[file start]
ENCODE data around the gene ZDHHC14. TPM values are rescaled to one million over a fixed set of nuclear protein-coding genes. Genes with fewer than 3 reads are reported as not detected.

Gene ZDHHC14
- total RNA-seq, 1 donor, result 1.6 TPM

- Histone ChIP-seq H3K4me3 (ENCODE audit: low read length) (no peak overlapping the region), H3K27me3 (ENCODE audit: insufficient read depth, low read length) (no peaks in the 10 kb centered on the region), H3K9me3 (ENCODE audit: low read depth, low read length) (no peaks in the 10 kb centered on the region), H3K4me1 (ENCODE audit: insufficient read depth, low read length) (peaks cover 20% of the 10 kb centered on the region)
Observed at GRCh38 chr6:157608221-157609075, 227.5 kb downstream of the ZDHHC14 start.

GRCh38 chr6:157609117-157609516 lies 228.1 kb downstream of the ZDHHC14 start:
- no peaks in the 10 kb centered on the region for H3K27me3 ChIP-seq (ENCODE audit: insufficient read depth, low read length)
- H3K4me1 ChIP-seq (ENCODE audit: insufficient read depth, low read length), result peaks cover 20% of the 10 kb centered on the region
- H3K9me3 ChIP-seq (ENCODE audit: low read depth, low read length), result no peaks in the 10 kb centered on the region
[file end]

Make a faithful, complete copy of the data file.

ENCODE data around the gene ZDHHC14. TPM values are rescaled to one million over a fixed set of nuclear protein-coding genes. Genes with fewer than 3 reads are reported as not detected.

Gene ZDHHC14
- total RNA-seq, 1 donor, result 1.6 TPM

- Histone ChIP-seq H3K4me3 (ENCODE audit: low read length) (no peak overlapping the region), H3K27me3 (ENCODE audit: insufficient read depth, low read length) (no peaks in the 10 kb centered on the region), H3K9me3 (ENCODE audit: low read depth, low read length) (no peaks in the 10 kb centered on the region), H3K4me1 (ENCODE audit: insufficient read depth, low read length) (peaks cover 20% of the 10 kb centered on the region)
Observed at GRCh38 chr6:157608221-157609075, 227.5 kb downstream of the ZDHHC14 start.

GRCh38 chr6:157609117-157609516 lies 228.1 kb downstream of the ZDHHC14 start:
- no peaks in the 10 kb centered on the region for H3K27me3 ChIP-seq (ENCODE audit: insufficient read depth, low read length)
- H3K4me1 ChIP-seq (ENCODE audit: insufficient read depth, low read length), result peaks cover 20% of the 10 kb centered on the region
- H3K9me3 ChIP-seq (ENCODE audit: low read depth, low read length), result no peaks in the 10 kb centered on the region